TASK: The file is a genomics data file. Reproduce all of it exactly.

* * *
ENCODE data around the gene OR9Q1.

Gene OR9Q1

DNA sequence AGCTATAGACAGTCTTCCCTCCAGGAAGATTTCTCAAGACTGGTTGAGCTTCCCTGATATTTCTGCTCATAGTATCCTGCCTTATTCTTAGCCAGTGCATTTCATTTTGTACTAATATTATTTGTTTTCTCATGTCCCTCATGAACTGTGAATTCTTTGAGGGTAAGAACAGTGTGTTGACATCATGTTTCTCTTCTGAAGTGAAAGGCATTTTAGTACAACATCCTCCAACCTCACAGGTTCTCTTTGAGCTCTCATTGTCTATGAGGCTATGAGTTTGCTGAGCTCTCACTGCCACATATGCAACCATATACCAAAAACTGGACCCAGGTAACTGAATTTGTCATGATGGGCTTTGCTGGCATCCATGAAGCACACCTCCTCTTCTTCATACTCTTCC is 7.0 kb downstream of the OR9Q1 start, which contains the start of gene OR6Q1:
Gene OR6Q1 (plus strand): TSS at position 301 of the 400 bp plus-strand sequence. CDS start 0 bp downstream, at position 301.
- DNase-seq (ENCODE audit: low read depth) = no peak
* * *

ENCODE data around the gene OR9Q1.

Gene OR9Q1

DNA sequence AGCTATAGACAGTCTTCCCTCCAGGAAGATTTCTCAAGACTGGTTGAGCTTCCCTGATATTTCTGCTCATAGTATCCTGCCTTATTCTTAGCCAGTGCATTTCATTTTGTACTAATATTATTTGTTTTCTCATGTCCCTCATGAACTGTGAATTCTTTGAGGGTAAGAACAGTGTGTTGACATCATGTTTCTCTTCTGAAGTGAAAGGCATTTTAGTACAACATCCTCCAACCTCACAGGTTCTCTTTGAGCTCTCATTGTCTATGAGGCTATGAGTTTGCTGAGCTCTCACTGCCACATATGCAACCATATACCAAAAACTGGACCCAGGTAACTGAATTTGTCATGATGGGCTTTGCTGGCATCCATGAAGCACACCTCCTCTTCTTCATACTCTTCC is 7.0 kb downstream of the OR9Q1 start, which contains the start of gene OR6Q1:
Gene OR6Q1 (plus strand): TSS at position 301 of the 400 bp plus-strand sequence. CDS start 0 bp downstream, at position 301.
- DNase-seq (ENCODE audit: low read depth) = no peak